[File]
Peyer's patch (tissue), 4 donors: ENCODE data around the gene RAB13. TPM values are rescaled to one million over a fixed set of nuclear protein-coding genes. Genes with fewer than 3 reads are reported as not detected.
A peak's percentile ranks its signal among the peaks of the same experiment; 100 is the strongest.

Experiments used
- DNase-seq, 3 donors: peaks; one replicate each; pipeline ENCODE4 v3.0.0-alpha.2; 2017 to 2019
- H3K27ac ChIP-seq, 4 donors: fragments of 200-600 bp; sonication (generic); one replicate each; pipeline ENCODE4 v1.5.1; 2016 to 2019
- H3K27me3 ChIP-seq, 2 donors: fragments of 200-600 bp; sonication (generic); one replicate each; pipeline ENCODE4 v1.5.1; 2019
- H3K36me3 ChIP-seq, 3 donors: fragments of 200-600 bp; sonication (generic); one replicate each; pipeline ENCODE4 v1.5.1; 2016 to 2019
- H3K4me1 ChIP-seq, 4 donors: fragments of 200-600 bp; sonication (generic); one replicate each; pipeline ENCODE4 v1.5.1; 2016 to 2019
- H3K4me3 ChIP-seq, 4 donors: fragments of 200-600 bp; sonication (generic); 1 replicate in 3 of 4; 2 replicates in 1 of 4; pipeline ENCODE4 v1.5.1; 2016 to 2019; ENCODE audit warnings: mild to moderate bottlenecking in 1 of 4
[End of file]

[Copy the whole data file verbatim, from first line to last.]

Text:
Peyer's patch (tissue), 4 donors: ENCODE data around the gene RAB13. TPM values are rescaled to one million over a fixed set of nuclear protein-coding genes. Genes with fewer than 3 reads are reported as not detected.
A peak's percentile ranks its signal among the peaks of the same experiment; 100 is the strongest.

Experiments used
- DNase-seq, 3 donors: peaks; one replicate each; pipeline ENCODE4 v3.0.0-alpha.2; 2017 to 2019
- H3K27ac ChIP-seq, 4 donors: fragments of 200-600 bp; sonication (generic); one replicate each; pipeline ENCODE4 v1.5.1; 2016 to 2019
- H3K27me3 ChIP-seq, 2 donors: fragments of 200-600 bp; sonication (generic); one replicate each; pipeline ENCODE4 v1.5.1; 2019
- H3K36me3 ChIP-seq, 3 donors: fragments of 200-600 bp; sonication (generic); one replicate each; pipeline ENCODE4 v1.5.1; 2016 to 2019
- H3K4me1 ChIP-seq, 4 donors: fragments of 200-600 bp; sonication (generic); one replicate each; pipeline ENCODE4 v1.5.1; 2016 to 2019
- H3K4me3 ChIP-seq, 4 donors: fragments of 200-600 bp; sonication (generic); 1 replicate in 3 of 4; 2 replicates in 1 of 4; pipeline ENCODE4 v1.5.1; 2016 to 2019; ENCODE audit warnings: mild to moderate bottlenecking in 1 of 4